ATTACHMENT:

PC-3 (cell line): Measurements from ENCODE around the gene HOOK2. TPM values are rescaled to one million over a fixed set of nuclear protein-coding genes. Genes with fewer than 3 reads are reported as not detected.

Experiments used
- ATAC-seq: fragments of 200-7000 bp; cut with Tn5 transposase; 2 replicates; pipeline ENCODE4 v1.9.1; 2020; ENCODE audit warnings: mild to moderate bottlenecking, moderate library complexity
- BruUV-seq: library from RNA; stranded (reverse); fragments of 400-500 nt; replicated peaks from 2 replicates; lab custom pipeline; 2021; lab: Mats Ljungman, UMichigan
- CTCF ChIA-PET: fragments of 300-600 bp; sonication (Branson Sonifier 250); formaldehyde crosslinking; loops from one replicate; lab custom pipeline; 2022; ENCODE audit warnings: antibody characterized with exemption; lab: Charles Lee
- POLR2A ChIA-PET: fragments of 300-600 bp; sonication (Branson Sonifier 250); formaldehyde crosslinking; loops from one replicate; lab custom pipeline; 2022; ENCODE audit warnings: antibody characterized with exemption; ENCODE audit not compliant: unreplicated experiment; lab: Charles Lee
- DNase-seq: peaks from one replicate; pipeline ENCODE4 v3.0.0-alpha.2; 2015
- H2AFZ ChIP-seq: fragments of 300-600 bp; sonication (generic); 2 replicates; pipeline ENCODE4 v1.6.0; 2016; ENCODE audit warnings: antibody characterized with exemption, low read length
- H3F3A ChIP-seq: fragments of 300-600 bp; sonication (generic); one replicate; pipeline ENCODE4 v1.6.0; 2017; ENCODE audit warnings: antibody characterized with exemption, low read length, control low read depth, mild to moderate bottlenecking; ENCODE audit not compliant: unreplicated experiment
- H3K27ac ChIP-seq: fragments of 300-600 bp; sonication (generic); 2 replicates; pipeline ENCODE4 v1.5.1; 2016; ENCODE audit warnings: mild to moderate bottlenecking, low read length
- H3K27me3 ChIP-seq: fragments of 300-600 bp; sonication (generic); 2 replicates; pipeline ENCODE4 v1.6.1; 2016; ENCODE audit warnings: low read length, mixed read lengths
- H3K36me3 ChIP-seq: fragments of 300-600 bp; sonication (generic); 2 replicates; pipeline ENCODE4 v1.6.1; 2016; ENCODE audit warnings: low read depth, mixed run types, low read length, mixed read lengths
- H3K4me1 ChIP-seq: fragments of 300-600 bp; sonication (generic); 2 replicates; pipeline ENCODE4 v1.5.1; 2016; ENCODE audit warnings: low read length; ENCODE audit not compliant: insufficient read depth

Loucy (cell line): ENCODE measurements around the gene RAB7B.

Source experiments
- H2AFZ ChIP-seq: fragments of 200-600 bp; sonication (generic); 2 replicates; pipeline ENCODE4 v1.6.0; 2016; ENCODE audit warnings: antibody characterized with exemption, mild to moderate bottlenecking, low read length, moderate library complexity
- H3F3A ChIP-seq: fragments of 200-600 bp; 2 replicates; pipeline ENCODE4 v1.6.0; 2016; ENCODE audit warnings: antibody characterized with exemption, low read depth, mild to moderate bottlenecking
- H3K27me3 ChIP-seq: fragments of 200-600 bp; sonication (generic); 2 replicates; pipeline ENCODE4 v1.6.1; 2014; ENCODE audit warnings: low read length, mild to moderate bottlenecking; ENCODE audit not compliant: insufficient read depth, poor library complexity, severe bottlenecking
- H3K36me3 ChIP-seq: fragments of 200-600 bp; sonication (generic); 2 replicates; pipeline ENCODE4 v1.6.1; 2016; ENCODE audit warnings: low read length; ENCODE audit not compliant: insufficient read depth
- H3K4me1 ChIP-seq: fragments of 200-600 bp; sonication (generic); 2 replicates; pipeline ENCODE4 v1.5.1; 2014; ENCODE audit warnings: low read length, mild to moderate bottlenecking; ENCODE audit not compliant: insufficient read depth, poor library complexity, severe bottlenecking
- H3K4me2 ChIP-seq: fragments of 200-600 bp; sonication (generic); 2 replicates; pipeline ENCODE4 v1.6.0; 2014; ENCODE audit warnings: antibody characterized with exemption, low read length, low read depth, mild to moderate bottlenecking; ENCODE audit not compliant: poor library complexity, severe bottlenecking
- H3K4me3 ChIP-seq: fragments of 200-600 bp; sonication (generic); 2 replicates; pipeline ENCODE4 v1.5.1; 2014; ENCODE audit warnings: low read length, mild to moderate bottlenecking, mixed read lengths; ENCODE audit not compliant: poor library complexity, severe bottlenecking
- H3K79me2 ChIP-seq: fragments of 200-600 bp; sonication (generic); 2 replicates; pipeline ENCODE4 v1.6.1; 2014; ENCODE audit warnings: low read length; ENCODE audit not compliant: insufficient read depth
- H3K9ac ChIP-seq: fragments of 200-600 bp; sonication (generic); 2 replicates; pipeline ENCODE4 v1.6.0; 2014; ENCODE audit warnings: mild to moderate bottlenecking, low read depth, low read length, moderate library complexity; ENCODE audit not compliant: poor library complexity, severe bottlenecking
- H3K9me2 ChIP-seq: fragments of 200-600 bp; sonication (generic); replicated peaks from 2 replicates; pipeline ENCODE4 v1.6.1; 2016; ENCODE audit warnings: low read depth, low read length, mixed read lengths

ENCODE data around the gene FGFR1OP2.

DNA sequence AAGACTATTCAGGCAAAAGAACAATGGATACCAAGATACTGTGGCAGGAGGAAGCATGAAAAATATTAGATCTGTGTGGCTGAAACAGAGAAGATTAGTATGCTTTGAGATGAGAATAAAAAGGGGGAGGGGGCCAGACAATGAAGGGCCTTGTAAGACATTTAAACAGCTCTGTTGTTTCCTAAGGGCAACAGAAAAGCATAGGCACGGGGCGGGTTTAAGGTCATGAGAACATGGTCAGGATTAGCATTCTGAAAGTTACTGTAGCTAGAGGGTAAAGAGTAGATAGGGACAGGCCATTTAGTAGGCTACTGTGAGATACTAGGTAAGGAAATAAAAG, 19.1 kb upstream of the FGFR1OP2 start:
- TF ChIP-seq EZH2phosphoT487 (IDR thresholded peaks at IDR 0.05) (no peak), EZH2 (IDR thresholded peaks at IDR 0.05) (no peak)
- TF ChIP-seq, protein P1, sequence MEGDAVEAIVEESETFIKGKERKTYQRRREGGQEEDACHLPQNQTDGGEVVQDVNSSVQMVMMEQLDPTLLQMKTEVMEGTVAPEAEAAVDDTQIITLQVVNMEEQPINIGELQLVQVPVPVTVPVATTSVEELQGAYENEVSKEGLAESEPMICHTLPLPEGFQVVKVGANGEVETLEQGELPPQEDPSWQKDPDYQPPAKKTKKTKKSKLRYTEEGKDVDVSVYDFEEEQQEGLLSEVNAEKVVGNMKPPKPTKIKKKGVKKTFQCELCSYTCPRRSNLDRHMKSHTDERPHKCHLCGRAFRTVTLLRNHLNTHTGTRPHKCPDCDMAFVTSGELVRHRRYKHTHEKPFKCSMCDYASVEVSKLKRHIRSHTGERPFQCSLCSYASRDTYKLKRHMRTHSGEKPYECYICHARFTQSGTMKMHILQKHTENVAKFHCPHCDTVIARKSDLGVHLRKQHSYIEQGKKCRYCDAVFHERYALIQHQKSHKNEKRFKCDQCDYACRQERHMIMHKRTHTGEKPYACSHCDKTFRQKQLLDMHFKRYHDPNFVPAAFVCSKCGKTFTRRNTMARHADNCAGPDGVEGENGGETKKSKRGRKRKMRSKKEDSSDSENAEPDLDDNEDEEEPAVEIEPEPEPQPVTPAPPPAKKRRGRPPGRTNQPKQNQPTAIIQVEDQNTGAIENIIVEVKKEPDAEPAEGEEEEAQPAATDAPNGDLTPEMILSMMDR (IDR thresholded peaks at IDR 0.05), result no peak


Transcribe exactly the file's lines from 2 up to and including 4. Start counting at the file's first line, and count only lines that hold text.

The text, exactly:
Experiments used
- ATAC-seq: fragments of 200-7000 bp; cut with Tn5 transposase; 2 replicates; pipeline ENCODE4 v1.9.1; 2020; ENCODE audit warnings: mild to moderate bottlenecking, moderate library complexity
- BruUV-seq: library from RNA; stranded (reverse); fragments of 400-500 nt; replicated peaks from 2 replicates; lab custom pipeline; 2021; lab: Mats Ljungman, UMichigan